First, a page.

Been reading back through A Third Window: Natural Life Beyond Darwin and Newton by Robert Ulanowicz. It is a difficult book. I recognize a kernel of value in many of the things he says but I'm not knowledgeable of things in depth enough to connect the dots in many of his arguments. But here I present a useful idea.
One of today's most strident reductionists is Daniel Dennett who says that evolution is a series of machine cranes stacked up on one another and that no skyhook (God) is involved. Here's what Robert says
Overall, however, I eschew his metaphor as misleading. Like Elsasser and Bateson, I believe that many, if not most , mechanical analogies are procrustean, minimalist distortions of the dynamics of living systems. Paraphrasing the analogy of Oliver Penrose (2005), living dynamics only look rosy (mechanical) because most insist on looking at them through rosy (Newtonian) glasses.
Robert describes an observation from his muscadine grapevines that grow in his garden. The vines grow up from the ground to two levels of horizontal support wires and spread sideways. Eventually, at some point, they send down roots at other locations. Next, the original trunk dies.
It struck me like lightning that here was a more appropriate metaphor for the dynamics of evolution! The muscadine plant represents an evolving system across several hierarchical levels. No skyhooks are involved because the system always remains in contact with a foundation of bottom-up causalities that remain necessary to the narrative. ... later, higher structures create new connections that eventually replace and/or displace their earlier counterparts. Such displacement is a key element in solving the enigma of how emergent structures and dynamics can influence matters at lower levels that had played a role in their own appearance.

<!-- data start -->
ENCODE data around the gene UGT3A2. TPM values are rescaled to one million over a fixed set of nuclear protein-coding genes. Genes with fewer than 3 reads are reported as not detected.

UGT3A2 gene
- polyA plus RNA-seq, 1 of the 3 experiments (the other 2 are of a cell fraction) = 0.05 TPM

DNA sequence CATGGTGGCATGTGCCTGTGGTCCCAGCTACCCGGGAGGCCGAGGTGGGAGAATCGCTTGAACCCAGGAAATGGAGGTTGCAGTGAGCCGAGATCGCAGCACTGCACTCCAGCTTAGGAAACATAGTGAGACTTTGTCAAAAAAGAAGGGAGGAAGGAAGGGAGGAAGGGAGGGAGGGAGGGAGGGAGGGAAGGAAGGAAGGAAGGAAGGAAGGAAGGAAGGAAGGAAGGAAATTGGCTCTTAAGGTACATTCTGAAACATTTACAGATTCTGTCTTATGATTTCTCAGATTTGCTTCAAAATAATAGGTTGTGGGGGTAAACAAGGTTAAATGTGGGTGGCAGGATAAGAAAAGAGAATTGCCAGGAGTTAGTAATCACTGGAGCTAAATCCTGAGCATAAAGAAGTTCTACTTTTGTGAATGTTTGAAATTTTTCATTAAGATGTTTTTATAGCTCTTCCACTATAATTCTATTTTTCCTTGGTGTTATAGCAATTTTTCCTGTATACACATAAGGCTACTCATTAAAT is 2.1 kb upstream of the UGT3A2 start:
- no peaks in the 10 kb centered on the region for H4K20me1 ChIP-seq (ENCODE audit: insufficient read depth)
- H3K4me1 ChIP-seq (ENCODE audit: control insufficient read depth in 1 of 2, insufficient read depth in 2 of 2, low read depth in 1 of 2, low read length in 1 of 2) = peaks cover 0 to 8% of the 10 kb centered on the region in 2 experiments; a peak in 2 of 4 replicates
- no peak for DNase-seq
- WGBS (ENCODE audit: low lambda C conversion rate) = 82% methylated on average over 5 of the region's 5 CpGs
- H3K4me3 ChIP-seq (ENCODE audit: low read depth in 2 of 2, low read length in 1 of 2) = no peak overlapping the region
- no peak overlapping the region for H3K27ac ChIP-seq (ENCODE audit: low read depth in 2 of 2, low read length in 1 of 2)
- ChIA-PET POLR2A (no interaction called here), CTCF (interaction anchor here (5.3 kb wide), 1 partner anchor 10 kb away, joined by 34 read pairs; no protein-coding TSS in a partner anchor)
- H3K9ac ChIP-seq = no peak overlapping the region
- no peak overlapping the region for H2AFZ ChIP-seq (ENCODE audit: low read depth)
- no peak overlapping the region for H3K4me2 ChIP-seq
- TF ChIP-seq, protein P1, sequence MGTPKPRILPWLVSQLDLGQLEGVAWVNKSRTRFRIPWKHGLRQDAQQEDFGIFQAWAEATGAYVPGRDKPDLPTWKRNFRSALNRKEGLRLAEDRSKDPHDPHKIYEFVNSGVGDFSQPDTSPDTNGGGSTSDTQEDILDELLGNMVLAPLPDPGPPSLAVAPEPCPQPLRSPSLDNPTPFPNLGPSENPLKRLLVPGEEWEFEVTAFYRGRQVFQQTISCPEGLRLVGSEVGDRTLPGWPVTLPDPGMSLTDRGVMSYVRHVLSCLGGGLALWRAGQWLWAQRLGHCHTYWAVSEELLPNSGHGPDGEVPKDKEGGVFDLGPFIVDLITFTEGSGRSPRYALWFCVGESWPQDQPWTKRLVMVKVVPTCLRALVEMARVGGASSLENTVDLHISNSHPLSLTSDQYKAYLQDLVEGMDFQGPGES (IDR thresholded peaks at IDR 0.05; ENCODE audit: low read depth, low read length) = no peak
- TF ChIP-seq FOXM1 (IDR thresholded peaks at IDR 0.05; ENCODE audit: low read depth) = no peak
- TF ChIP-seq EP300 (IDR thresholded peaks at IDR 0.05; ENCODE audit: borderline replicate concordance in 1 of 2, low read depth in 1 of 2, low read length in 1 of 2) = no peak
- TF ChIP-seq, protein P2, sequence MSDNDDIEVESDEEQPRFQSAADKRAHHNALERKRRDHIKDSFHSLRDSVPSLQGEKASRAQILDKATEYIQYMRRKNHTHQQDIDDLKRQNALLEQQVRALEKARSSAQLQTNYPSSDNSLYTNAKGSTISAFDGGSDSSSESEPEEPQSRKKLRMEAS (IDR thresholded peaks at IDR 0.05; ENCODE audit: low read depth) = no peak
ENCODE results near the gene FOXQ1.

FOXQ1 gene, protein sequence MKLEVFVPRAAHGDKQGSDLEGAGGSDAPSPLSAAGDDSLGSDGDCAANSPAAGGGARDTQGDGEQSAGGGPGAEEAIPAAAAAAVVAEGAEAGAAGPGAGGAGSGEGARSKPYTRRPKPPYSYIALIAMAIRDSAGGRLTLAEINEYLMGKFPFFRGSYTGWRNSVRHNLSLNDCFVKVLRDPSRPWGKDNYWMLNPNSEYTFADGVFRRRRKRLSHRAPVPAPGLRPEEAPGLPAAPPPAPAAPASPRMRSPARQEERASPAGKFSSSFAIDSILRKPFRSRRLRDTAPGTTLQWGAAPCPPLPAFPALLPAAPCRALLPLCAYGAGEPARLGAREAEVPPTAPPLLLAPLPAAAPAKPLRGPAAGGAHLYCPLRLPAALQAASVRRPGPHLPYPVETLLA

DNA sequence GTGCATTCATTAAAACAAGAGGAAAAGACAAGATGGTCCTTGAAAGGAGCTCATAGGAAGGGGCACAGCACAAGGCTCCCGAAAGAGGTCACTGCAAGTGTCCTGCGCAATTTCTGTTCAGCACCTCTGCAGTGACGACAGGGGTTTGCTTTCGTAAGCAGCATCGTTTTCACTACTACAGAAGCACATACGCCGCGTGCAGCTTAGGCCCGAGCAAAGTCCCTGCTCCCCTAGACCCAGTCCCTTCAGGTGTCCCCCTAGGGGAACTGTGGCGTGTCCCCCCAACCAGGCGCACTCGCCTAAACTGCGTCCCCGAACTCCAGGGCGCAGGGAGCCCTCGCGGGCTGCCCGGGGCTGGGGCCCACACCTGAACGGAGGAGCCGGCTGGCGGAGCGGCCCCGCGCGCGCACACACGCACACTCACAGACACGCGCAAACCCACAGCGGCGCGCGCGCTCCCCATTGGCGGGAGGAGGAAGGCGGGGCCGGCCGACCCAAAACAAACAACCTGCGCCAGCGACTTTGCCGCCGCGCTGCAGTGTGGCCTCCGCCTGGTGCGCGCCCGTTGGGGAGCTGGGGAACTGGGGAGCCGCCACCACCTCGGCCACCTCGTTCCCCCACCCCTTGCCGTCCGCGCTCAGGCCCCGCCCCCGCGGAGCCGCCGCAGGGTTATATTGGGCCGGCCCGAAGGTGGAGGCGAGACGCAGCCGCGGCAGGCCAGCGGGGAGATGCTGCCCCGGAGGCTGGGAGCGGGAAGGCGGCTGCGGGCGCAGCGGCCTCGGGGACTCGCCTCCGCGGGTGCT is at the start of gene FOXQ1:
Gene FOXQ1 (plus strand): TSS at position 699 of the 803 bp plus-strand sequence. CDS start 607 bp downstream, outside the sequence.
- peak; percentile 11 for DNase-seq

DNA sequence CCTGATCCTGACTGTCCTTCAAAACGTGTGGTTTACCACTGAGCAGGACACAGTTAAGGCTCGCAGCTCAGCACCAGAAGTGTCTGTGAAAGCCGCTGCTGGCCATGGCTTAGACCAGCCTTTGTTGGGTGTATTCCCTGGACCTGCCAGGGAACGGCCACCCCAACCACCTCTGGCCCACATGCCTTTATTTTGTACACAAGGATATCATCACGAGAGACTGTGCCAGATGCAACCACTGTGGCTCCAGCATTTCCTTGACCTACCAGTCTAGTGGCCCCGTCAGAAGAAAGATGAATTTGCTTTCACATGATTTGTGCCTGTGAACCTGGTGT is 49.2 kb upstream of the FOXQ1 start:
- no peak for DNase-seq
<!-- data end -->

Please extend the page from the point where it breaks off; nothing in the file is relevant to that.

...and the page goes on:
To read more you can google-book it over to circa page 100 for further details.
The above provides me with an analogy/metaphor that can begin to explain how human thoughts can control physical body actions. We are provided with a way out of bottom up causality. And, Laplace's conjecture can be tossed aside. This is one aspect of an emergent explanation for our existence. Emergence, for me, is a useful concept for reconciling science and religion.
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